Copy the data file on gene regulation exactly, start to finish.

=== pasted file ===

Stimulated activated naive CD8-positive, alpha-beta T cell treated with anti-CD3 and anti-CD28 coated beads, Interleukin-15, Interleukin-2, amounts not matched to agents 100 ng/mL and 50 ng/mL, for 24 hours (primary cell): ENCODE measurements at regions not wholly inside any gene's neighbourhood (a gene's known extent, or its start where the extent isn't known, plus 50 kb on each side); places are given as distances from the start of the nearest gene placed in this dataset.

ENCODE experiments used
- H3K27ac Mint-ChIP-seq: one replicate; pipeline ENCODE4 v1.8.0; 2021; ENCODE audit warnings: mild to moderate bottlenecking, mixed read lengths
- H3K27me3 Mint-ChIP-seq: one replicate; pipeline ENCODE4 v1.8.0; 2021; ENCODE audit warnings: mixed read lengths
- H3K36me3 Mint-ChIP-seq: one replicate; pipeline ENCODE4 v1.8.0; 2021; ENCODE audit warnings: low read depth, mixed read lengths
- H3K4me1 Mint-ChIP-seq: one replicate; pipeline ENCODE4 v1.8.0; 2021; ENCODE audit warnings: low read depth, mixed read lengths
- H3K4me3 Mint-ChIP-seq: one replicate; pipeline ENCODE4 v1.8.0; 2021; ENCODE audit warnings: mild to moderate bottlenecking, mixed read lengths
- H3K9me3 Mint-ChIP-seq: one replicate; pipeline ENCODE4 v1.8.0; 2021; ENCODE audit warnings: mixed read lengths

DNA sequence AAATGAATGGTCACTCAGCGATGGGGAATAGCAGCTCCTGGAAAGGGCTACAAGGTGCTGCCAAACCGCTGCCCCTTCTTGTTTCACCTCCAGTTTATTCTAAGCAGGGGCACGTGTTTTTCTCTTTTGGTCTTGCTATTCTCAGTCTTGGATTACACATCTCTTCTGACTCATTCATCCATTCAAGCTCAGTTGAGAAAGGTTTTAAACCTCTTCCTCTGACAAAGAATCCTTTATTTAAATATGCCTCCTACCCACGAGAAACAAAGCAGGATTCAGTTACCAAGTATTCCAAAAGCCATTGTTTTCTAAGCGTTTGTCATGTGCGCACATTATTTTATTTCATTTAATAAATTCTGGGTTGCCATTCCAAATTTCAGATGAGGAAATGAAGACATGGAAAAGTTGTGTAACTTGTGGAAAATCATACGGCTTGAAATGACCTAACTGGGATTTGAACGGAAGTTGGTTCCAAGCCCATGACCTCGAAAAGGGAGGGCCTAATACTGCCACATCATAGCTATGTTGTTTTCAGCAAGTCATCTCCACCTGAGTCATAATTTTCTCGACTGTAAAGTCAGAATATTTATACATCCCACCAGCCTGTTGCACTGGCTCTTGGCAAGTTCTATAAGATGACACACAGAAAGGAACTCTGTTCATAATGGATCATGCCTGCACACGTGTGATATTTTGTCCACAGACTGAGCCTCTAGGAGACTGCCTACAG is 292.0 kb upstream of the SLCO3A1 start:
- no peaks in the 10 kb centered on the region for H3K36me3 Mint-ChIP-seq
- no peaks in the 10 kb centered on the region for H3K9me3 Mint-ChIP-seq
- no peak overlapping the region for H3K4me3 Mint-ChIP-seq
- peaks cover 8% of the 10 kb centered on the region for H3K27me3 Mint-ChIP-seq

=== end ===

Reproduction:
Stimulated activated naive CD8-positive, alpha-beta T cell treated with anti-CD3 and anti-CD28 coated beads, Interleukin-15, Interleukin-2, amounts not matched to agents 100 ng/mL and 50 ng/mL, for 24 hours (primary cell): ENCODE measurements at regions not wholly inside any gene's neighbourhood (a gene's known extent, or its start where the extent isn't known, plus 50 kb on each side); places are given as distances from the start of the nearest gene placed in this dataset.

ENCODE experiments used
- H3K27ac Mint-ChIP-seq: one replicate; pipeline ENCODE4 v1.8.0; 2021; ENCODE audit warnings: mild to moderate bottlenecking, mixed read lengths
- H3K27me3 Mint-ChIP-seq: one replicate; pipeline ENCODE4 v1.8.0; 2021; ENCODE audit warnings: mixed read lengths
- H3K36me3 Mint-ChIP-seq: one replicate; pipeline ENCODE4 v1.8.0; 2021; ENCODE audit warnings: low read depth, mixed read lengths
- H3K4me1 Mint-ChIP-seq: one replicate; pipeline ENCODE4 v1.8.0; 2021; ENCODE audit warnings: low read depth, mixed read lengths
- H3K4me3 Mint-ChIP-seq: one replicate; pipeline ENCODE4 v1.8.0; 2021; ENCODE audit warnings: mild to moderate bottlenecking, mixed read lengths
- H3K9me3 Mint-ChIP-seq: one replicate; pipeline ENCODE4 v1.8.0; 2021; ENCODE audit warnings: mixed read lengths

DNA sequence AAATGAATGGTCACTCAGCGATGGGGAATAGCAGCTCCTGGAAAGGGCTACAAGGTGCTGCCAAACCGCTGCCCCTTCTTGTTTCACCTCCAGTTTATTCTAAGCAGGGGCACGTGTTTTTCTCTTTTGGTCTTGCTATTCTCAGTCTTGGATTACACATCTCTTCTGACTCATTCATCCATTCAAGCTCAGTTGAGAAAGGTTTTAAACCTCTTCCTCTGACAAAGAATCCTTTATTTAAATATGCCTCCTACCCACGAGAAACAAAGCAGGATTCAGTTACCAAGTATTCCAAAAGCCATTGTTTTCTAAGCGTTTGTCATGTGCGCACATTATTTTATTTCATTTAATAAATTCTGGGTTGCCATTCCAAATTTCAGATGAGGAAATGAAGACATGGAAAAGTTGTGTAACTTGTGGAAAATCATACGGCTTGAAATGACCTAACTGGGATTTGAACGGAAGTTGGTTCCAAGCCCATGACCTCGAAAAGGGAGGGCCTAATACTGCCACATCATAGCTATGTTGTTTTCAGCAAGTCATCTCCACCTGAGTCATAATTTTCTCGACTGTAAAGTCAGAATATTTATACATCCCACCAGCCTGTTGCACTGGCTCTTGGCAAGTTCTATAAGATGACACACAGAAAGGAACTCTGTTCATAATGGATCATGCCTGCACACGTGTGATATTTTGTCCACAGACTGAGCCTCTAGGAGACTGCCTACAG is 292.0 kb upstream of the SLCO3A1 start:
- no peaks in the 10 kb centered on the region for H3K36me3 Mint-ChIP-seq
- no peaks in the 10 kb centered on the region for H3K9me3 Mint-ChIP-seq
- no peak overlapping the region for H3K4me3 Mint-ChIP-seq
- peaks cover 8% of the 10 kb centered on the region for H3K27me3 Mint-ChIP-seq